Why the retrospective prime directive is paramount

Posted by Marcus Hammarberg on November 21, 2019
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I’m about to run a few retrospectives with a group of people with little to no experience of agile previously. In doing my preparations I went back to the core and start of retrospectives, why we do them, their purpose and meaning, etc.

Before long I stumble onto something that I have had some issues with; the Retrospective Prime Directive. But as I read it and was thinking about how to introduce the whole concept to retrospectives to my friends I realize that without the Retrospective Prime directive being agreed on - retrospectives are not worth the time. Or at least not interesting in the long run.

Let me explain what I mean.

The retrospective prime directive

The retrospective prime directive is originally written by Norm Kerth in Project Retrospectives: A Handbook for Team Review, all the way back in 2001. The same year as the Agile Manifesto itself was written

Regardless of what we discover, we understand and truly believe that everyone did the best job they could, given what they knew at the time, their skills and abilities, the resources available, and the situation at hand.

This mirrors the lean mindset

Blame the system - never the people

This is the stage that the Retrospective Prime Directive is setting for us.

Marcus problem

When I first read about this directive it was presented as something that we all need to agree on before even start a retrospective. And the way it was meant to be done didn’t rub me the right way.

I don’t know where I read it but basically, you were to read this out loud (AWKWARD) and then have everyone acknowledge that they agree. Preferably out loud, as a little check-in exercise (EVEN MORE AWKWARD).

I’ve always had a problem with semi-solemn moments like that, making something simple (but important), more bombastic and grand than it is. Maybe it’s my Swedish upbringing - but between you and me I never actually ask people to commit to this.

Why is this paramount, then?

Why care about this at all then? If it just makes me make feel awkward and uneasy - why should I still do it. Because you should.

Well - if we are not in agreement with the scope of the retrospective as defined by the prime directive - then we are not solving systemic problems. We’re just blaming people and … I dunno … rectify them.

You go ahead and hold that meeting if you want. But 1) I don’t know how to facilitate that meeting and 2) don’t’ want to be part of it.

What do I mean; solving a systemic problem? Let me tell you a story. My friend Jonas was a plant manager for Scania. I went there many years ago for a study tour.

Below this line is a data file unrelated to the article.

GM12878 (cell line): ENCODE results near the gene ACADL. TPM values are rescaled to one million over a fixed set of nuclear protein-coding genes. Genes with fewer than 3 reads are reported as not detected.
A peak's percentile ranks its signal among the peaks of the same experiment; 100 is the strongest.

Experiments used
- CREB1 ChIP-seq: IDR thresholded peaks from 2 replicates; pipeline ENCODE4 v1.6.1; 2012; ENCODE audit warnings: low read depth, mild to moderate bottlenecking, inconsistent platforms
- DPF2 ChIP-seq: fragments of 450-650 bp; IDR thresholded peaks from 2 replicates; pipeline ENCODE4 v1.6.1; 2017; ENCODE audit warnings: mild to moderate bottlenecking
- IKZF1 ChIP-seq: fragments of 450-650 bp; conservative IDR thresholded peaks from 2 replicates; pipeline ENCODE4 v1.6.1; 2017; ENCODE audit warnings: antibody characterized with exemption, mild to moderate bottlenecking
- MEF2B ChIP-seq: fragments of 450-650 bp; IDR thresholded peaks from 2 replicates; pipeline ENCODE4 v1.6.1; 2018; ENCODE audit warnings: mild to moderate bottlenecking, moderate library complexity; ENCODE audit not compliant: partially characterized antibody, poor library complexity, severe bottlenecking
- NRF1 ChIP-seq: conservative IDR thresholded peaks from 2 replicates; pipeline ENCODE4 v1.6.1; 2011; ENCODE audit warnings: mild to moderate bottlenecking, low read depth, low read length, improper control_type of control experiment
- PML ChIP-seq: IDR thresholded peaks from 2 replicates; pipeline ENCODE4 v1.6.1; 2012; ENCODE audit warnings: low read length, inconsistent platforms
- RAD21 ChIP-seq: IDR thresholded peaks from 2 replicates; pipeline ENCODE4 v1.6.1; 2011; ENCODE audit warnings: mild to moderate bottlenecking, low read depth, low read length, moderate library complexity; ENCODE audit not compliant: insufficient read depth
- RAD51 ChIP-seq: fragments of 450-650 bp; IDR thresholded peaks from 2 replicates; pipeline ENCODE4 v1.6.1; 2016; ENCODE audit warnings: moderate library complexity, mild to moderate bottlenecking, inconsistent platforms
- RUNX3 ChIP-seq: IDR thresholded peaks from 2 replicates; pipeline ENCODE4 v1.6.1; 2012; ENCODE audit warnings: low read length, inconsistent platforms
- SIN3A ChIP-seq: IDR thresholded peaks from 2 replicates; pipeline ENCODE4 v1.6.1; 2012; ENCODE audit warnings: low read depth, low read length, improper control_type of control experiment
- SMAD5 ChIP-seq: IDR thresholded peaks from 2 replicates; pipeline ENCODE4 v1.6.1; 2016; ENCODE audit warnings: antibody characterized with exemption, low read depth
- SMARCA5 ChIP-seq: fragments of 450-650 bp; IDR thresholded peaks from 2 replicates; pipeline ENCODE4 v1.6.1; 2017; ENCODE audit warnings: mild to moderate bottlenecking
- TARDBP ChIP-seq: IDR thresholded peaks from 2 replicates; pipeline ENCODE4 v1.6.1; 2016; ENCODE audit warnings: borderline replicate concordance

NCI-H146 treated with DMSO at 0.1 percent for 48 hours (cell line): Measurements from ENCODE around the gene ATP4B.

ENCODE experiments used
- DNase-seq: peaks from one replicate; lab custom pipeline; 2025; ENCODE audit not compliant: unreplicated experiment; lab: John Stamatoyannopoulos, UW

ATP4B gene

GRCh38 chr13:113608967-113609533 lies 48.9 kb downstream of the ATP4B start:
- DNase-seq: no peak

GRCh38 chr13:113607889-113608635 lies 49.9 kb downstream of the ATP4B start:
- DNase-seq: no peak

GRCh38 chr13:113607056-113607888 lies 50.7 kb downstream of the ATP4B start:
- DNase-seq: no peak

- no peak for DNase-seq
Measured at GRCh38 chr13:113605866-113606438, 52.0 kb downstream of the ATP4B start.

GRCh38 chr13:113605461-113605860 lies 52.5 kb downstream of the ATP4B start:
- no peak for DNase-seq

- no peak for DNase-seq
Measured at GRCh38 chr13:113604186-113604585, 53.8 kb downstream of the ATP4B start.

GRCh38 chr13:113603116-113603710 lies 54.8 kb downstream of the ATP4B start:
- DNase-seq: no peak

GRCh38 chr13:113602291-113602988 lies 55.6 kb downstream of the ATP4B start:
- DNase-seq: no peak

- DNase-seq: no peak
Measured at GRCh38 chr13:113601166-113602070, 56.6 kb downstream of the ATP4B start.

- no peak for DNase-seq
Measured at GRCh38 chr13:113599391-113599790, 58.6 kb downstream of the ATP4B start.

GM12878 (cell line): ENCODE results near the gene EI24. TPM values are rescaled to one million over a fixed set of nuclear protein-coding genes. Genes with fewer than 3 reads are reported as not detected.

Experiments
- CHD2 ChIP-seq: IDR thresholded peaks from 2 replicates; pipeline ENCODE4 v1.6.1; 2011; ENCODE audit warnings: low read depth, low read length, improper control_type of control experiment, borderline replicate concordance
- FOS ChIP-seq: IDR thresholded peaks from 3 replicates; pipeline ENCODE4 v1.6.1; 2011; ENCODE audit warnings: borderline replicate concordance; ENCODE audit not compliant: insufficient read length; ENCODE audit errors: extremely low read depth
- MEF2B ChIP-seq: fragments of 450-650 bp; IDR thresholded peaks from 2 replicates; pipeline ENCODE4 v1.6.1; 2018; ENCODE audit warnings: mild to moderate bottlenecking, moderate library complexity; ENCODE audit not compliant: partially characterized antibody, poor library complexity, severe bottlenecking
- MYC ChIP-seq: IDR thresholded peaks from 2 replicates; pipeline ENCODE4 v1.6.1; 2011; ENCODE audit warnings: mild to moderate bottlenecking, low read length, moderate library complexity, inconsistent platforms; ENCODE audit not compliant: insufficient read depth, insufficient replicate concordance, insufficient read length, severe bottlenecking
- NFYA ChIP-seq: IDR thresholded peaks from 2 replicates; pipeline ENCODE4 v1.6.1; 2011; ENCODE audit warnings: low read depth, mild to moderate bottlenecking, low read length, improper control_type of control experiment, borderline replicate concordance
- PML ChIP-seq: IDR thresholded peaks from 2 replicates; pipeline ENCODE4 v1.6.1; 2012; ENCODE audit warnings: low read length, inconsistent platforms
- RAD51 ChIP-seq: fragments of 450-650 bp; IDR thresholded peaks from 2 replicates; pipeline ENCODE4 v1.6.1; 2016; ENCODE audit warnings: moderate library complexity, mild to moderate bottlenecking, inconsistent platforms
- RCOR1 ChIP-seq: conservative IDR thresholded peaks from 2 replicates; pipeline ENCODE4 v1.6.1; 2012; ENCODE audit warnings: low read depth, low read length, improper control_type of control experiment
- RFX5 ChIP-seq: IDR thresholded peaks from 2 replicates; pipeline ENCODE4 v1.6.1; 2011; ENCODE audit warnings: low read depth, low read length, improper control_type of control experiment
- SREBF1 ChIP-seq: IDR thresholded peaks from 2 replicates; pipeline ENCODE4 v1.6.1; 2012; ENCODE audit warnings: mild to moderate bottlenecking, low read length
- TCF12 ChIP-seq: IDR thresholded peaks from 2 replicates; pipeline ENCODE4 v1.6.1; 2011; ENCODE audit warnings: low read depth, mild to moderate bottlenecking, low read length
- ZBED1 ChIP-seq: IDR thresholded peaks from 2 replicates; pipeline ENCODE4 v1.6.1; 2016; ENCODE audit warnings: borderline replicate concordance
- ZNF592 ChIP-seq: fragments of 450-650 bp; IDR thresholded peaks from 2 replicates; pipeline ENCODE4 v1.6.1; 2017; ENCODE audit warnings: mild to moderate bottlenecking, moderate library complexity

Half a year before we came there they had a big incident in the plant. A worker put down his drill (with cord) on a nearby cupboard. There are strict rules about not doing that. There are well-defined places, indicated by dotted lines, where to hang all tools. But he did this anyway.

Right after he put it down a forklift drove by and got tangled in the cord, which caused a short cut of the electric system of the forklift, which locked in 90 degrees left turn. The forklift crashed into a big rig for a machine that got dented and the entire factory had to shut down for 5 days. Stops in a factory are counted in $1k / second.

What does a company doing Lean do in this case? Make no mistake; you should not put the drill there. The poor guy knew that. There were signs everywhere.

What do they do?

Well, they are into Lean mindset so they

Blame the system - not the people

and hence the first question that popped into their head was

How can our instructions and work context be so bad that he put the drill there even though he very well knew that it was not supposed to be done like that?

How can we help our people so that it doesn’t happen again?

And then they went on rebuilding all the cupboards and places to put stuff on in the entire factory so they looked like this:

They had welded on a sloping plane on all horizontal surfaces so that you could not put things on there, without them falling to the floor. Hopefully, that would make people remember and pick things up and put the things in the proper place.

Now the system is improved.

You could have sacked the poor schmuck that knew he done something wrong - but then you didn’t improve the system at all.

Conclusion

By going through the Retrospective Prime directive before we start we ensure that people in the room understand what the goal of the meeting is. It sets a tone of together trying to improve the system, rather than to find easy targets to blame that lead no-where.

You don’t have to light candles, hold hands and chant it (although - if you do; please send pictures :)) but it is paramount that you all agree on this before starting the retrospective. Or you will risk that you are not attending the same meeting. And you will guaranteed not get real value out of the retrospective

One more time, but this time we know why so we can do it with feeling:

Regardless of what we discover, we understand and truly believe that everyone did the best job they could, given what they knew at the time, their skills and abilities, the resources available, and the situation at hand.


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Published by Marcus Hammarberg on Last updated